Eugene Volokh points out, with reference to the “Nuremberg Files” case, that some of the tactics of some elements of the civil rights movement were similar to some of the tactics of some elements of the anti-abortion movement: at least similar enough to be legally indistinguishable. (There’s a substantive difference between threats of violence backed by occasional window-breaking and threats of violence backed by systematic property destruction and occasional murder, but it’s not obviously a legally cognizable difference.) He draws the conclusion that the bounds of free speech should be drawn broadly enough to protect the Nuremberg Files operators. The same conclusion is often drawn about various forms of “civil disobedience”: since the civil rights movement was justified in using them, then it would be unreasonable to deny them to other groups.
In general, I endorse, and practice, the intellectual strategy of considering the limits on legitimate political tactics without reference to the purposes for which they are to be used: bracketing, arguments from symmetry, geese and ganders, whatever your favorite metaphor is. You can’t say “Vote stealing is OK if Democrats do it but should be forbidden to Republicans.”
But it’s also true that desperate circumstances call for desperate measures, and it’s wrong to then try to re-import the standards of desperation into ordinary activity. Michael Walzer once said that “You can prove anything using Hitler”: i.e., since virtually any tactic would have been justified to defeat Hitler, it’s possible to argue that no tactic should be ruled out absolutely. But, as Walzer said, that proves too much: unless we’re actually confronting Hitler, arguments about what would be justified if we did confront Hitler lose their force. The same applies to arguments from things Lincoln did — such as arresting the successionist majority of the Maryland Legislature — to win the Civil War.
The system of racial subjugation that prevailed in the American South between the end of the First Reconstruction in the great sellout of 1876 and the Second Reconstruction that started in the late 1940s was truly a desperate circumstance. It was maintained both by law and in defiance of law (both the ordinary criminal laws and the Constitution). Since it involved the illegal denial of the right to vote, recourse was not available through the ballot box. Since the local judiciary was largely complicit, recourse was not available through the courts. There was no reason to think that the white majority could be persuaded to give up its caste privileges.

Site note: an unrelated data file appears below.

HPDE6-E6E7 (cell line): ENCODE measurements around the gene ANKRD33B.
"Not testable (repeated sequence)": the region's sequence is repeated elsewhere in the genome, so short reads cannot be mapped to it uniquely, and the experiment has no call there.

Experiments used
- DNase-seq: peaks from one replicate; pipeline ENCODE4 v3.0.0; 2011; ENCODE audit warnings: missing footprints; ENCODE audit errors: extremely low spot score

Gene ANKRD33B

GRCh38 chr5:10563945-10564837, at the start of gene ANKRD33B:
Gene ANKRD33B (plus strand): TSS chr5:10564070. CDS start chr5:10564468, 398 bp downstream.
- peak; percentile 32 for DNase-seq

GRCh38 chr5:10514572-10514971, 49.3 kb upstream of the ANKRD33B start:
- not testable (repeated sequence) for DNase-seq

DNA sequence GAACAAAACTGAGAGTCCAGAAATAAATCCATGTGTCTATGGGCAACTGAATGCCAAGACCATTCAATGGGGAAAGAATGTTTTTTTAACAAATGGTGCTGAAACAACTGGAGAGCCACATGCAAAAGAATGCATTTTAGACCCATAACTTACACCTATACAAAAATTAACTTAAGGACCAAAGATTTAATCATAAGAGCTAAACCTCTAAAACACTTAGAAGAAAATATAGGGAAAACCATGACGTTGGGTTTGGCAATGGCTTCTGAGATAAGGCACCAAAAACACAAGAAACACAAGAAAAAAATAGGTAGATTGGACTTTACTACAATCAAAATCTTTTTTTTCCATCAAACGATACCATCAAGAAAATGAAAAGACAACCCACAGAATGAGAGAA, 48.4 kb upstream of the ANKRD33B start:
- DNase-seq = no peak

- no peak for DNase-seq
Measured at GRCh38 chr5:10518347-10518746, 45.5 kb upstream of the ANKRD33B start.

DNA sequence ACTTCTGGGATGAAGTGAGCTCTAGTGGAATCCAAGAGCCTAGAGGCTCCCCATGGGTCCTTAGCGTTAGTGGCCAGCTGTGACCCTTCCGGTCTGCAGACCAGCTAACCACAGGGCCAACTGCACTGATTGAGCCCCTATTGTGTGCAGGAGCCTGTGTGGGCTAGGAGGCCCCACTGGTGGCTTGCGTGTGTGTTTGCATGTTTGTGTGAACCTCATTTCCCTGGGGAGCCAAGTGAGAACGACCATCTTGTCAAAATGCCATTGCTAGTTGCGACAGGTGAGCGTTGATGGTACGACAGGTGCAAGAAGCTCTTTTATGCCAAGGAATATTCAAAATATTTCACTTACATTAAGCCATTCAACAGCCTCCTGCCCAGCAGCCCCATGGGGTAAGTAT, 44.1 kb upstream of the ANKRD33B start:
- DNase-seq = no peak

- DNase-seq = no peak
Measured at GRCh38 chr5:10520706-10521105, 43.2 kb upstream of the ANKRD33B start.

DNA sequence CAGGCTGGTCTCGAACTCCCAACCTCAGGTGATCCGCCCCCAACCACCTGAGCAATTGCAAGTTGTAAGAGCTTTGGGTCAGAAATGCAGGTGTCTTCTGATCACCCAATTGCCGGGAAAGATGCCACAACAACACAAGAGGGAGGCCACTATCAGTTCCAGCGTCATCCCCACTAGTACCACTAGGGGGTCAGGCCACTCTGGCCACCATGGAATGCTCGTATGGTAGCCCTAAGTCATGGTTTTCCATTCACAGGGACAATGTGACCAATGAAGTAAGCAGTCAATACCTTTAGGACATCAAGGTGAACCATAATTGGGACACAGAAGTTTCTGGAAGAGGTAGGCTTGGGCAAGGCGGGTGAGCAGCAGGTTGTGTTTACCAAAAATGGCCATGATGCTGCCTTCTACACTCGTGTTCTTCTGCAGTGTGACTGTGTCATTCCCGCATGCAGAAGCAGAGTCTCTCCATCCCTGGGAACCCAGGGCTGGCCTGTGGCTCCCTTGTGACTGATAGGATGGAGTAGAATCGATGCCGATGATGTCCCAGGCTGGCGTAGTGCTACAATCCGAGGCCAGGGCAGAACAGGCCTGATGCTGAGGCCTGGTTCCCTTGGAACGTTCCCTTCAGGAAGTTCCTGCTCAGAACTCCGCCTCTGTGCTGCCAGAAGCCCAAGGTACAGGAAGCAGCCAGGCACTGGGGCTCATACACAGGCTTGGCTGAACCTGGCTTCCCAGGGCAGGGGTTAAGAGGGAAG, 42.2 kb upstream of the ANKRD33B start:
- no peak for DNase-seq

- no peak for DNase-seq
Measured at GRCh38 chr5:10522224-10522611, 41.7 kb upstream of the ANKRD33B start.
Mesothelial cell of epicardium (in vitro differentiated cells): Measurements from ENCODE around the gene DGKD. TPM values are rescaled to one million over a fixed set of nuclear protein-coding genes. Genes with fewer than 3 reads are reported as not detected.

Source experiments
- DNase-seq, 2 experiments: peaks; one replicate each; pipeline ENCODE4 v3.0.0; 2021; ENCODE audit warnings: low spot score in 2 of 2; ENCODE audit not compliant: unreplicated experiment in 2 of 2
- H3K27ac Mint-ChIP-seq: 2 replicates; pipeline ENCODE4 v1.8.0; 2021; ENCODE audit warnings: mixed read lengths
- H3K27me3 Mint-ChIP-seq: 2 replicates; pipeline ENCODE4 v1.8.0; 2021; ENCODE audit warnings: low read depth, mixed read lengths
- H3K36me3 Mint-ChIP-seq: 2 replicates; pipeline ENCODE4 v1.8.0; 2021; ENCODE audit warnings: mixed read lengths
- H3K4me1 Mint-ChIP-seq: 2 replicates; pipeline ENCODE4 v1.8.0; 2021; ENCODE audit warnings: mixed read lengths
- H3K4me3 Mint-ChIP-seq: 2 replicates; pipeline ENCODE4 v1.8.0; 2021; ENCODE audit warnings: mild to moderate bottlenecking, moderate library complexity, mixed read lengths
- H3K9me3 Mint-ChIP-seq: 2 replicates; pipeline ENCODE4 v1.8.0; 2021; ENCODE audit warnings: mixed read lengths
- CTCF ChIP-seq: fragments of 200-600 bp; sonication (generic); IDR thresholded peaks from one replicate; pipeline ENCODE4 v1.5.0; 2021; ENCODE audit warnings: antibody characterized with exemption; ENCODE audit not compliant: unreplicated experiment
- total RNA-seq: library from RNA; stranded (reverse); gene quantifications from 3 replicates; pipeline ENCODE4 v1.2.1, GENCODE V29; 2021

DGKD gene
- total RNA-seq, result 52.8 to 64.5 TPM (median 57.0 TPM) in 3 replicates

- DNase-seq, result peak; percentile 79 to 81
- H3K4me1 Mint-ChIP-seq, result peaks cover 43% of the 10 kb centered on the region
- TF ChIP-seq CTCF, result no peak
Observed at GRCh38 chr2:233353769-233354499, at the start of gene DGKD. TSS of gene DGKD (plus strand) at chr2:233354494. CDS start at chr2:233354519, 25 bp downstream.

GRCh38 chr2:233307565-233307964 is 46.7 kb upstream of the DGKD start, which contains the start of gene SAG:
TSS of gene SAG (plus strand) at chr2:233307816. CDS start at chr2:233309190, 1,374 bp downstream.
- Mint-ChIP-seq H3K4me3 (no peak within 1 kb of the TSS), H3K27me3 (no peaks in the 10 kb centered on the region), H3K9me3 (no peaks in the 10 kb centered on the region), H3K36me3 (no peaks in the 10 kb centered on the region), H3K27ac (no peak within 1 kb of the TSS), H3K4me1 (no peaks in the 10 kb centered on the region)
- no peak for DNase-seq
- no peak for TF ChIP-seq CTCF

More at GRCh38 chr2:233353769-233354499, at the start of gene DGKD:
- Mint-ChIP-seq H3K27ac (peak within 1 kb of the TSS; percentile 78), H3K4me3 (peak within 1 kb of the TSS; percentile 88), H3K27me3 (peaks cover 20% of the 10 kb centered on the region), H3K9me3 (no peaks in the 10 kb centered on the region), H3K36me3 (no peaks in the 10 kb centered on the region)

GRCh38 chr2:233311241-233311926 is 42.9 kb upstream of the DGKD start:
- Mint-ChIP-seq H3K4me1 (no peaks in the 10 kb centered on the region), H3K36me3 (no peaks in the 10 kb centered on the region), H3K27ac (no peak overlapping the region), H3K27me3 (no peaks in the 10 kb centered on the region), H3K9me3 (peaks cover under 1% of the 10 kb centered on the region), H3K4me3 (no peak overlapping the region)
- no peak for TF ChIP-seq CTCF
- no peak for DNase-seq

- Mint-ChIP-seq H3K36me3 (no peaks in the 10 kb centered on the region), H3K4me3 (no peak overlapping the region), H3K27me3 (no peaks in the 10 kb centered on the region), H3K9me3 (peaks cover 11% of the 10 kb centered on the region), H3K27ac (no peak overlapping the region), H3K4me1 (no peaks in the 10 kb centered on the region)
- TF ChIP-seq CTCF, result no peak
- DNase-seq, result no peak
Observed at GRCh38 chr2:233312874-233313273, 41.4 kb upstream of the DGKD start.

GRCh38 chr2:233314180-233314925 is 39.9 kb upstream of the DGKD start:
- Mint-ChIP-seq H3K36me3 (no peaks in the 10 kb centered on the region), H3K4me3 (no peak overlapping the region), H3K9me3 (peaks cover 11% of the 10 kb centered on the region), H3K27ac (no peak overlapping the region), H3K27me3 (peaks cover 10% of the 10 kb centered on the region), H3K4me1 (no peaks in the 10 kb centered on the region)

It was a circumstance that, by the standards enunciated by Locke and Paine, would have fully justified armed revolution. But armed revolution, too, was infeasible, even if it had been desirable. (Which, because of the other virtues of the American Republic, it would not have been.) So the civil rights movement mounted an unarmed, predominantly non-violent, revolution, which was largely successful. Its goal was not to overthrow governments, but to overthrow the system of subjugation. In the course of that revolution, many things were done that would have been intolerable in the context of ordinary democratic politics and ordinary civil life. Violence was threatened, and sometimes used (though of course the violence on the other side was incomparably more pervasive and more deadly). Property was destroyed, and property-owners intimidated. Parts of the Federal judiciary, including the Supreme Court, became “result-oriented,” and stretched the judicial function, and various other statutory and Constitutional provisions, to or beyond the tearing point in trying to finally put the Reconstruction Amendments into practice.
I’m glad that happened: not glad that otherwise improper means were required, but glad that, given their necessity, they were used, and used successfully, by an interracial coalition. But, now that the revolutionary phase of the struggle is behind us, I see no reason to pretend that those means were, in themselves, other than improper. Everything William F. Buckley said about the tactics of the civil rights movement and about how lawbreaking for political ends sets a bad precedent was true. All the falsehood was in what he and his friends didn’t say: what Mark Twain, writing about slavery, called “the silent lie.”